When smoke rises from a chimney, the column soon loses its shape as the smoke wafts skyward. Yet puffy cumulus clouds, which have a similar structure, tower into the sky without breaking apart. Now a researcher claims to have found the answer to this long-standing mystery, and it could have implications that range from weather prediction to pollution control.
A column of smoke is made up of patches of intensely spinning air, or vortices, that suck in surrounding air--a process physicists call entrainment. This outside air tends to disperse the smoke. Previous research showed that how well clouds stick together also depends on entrainment, but the factors that influence this process are poorly understood.
To investigate, Rama Govindarajan, a fluid dynamicist at the Jawaharlal Nehru Center for Advanced Scientific Research in Bangalore, India, created a computer model of cloudlike flow. She found that inside the vortices, ringlike regions sporadically give off heat as the moisture inside them condenses. Giving off heat makes the rings spin faster, which in turn reduces the amount of air they suck into the cloud, Govindarajan reports in the 1 April issue of Physical Review Letters.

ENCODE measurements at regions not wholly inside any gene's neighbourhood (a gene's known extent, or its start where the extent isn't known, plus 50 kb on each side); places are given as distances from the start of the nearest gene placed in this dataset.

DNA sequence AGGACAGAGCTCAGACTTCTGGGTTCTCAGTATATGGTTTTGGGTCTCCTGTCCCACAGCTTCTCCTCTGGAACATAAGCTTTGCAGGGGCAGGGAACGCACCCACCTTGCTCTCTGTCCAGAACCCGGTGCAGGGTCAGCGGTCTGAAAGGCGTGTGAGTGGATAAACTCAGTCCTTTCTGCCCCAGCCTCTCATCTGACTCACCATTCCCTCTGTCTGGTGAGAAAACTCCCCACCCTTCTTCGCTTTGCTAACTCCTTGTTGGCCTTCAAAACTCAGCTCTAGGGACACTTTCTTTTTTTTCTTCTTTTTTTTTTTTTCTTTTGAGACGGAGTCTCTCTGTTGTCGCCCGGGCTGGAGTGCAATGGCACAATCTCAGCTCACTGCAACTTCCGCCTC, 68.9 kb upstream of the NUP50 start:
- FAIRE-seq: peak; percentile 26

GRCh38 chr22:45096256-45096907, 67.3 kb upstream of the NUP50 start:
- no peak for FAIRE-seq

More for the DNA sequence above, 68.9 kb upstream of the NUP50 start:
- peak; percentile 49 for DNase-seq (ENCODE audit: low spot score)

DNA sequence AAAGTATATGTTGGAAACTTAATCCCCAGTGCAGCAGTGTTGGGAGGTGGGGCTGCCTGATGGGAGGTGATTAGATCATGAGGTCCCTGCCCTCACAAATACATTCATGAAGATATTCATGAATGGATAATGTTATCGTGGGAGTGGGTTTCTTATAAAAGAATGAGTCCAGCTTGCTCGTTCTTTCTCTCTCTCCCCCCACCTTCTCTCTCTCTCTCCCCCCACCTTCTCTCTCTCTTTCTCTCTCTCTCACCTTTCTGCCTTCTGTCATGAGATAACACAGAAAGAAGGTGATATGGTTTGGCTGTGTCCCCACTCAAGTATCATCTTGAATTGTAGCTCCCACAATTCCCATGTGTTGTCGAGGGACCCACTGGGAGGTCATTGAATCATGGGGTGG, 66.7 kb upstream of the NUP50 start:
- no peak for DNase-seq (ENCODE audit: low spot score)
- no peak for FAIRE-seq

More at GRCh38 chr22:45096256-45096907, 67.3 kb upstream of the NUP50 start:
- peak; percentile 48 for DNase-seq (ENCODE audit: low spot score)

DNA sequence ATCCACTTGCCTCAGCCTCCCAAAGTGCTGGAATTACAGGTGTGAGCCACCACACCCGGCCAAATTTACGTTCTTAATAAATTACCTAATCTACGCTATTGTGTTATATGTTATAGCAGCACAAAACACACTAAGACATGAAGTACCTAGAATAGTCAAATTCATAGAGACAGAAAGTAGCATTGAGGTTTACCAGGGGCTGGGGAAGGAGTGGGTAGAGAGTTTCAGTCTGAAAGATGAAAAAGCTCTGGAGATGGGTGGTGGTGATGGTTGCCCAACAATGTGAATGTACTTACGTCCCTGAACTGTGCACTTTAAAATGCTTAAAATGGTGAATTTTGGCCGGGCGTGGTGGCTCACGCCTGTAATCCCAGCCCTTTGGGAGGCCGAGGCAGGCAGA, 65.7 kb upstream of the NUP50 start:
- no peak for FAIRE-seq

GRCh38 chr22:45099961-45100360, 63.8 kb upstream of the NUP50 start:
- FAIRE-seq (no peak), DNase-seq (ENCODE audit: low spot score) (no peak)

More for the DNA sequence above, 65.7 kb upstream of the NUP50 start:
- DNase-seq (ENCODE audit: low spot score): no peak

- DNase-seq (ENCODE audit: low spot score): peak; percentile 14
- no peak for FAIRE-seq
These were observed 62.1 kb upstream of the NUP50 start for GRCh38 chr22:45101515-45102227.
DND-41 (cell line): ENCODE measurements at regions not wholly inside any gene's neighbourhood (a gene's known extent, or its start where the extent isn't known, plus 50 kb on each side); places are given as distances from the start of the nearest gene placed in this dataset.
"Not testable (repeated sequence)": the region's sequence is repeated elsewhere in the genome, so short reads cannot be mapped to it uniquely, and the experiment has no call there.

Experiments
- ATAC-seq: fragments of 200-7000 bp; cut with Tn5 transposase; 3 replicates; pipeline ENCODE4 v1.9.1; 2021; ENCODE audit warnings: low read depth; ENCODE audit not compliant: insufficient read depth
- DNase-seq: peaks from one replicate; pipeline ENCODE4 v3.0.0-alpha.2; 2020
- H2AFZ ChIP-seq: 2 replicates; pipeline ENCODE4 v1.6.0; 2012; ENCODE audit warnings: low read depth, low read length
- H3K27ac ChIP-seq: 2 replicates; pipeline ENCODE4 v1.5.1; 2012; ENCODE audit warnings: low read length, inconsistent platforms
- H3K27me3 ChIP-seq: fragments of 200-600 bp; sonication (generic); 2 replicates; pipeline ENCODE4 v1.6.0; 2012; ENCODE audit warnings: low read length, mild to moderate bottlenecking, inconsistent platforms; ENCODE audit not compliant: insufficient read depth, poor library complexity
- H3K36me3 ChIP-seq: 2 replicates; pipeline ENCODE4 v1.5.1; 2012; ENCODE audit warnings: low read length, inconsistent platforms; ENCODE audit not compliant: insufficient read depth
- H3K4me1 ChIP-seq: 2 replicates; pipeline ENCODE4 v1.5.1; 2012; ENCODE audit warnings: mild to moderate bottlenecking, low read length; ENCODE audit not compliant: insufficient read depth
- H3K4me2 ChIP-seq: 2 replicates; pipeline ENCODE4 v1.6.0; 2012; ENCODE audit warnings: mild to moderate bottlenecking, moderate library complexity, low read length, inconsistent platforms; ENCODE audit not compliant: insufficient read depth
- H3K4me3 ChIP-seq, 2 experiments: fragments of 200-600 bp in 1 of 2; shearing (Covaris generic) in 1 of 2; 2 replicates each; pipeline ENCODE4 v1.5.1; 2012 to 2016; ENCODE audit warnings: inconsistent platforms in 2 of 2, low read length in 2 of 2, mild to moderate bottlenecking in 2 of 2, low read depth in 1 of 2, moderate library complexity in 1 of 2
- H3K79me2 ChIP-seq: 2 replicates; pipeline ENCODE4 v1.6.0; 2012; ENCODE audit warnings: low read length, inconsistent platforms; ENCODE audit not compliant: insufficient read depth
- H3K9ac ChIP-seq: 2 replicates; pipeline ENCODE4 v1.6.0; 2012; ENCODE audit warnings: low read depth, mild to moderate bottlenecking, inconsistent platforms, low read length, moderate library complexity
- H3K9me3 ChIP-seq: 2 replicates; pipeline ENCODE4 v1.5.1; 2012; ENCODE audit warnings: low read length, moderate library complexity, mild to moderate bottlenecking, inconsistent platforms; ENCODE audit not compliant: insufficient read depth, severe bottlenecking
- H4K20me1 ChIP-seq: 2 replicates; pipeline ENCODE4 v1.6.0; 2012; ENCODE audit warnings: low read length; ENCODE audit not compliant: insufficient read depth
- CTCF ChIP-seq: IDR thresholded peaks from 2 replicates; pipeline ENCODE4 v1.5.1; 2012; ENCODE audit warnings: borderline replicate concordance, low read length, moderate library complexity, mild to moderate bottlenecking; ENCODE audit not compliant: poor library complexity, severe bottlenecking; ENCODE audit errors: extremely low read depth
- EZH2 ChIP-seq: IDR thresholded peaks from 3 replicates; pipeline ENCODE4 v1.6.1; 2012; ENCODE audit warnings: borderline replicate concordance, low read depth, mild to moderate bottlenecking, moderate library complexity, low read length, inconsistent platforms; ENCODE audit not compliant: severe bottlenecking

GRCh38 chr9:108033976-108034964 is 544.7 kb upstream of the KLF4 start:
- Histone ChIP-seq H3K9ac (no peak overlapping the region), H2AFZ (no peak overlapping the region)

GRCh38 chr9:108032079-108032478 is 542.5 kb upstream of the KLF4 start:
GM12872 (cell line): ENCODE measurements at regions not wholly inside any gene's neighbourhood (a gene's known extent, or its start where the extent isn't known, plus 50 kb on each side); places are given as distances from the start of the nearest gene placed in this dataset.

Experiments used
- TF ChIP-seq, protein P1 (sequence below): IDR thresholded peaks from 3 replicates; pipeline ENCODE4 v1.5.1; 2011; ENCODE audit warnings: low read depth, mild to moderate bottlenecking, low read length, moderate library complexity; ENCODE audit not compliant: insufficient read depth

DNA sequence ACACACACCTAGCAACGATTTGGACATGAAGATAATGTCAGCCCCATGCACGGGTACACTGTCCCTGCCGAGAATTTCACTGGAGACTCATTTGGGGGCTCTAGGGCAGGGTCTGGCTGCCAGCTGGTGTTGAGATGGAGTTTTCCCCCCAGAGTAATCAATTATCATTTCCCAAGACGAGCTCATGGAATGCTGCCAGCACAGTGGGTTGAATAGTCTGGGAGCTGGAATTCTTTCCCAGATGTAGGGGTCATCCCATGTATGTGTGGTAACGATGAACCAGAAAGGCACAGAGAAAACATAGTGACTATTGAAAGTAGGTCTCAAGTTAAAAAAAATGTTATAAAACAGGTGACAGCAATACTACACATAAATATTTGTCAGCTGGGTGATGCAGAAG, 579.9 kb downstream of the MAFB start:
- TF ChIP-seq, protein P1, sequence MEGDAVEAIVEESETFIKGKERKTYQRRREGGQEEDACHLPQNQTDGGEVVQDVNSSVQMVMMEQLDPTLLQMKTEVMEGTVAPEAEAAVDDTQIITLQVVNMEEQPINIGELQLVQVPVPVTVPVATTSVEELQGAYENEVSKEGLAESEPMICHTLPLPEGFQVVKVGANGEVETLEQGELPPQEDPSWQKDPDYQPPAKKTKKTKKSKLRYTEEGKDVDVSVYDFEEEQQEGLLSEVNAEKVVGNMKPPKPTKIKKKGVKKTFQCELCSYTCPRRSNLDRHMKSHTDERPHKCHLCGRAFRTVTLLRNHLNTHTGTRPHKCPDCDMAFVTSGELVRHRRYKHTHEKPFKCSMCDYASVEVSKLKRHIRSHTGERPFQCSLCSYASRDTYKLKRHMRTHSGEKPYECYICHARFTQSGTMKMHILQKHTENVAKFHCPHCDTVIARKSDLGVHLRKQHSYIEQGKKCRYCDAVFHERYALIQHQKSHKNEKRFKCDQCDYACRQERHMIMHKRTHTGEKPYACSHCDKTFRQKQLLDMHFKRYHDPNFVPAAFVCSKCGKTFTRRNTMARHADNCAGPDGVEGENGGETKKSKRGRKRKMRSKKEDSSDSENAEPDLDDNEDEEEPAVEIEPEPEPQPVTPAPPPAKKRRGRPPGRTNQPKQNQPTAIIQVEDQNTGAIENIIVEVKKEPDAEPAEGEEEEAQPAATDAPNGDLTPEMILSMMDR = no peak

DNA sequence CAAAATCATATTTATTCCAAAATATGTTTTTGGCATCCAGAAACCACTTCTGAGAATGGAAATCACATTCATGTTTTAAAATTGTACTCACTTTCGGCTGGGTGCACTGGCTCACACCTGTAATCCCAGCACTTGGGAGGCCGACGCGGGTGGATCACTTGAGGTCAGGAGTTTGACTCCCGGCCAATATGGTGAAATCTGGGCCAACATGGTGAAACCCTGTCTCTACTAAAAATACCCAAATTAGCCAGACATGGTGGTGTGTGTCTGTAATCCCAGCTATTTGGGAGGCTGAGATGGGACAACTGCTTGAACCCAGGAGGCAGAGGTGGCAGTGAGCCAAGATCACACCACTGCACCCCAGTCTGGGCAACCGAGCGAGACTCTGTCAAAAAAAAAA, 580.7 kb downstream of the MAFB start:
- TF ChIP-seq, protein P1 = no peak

"It's been very difficult to reproduce basic cloudlike flows in models so far," says Ganapati Bhat of the Center for Atmospheric and Oceanic Sciences at the Indian Institute of Science in Bangalore. Bhat says such models would be useful for weather prediction. For instance, he says, rain is not as likely from clouds that entrain more air. Govindarajan says the work could also lead to better tracking of smoke from forest fires or other air pollution.
JNCASR Fluid Dynamics Unit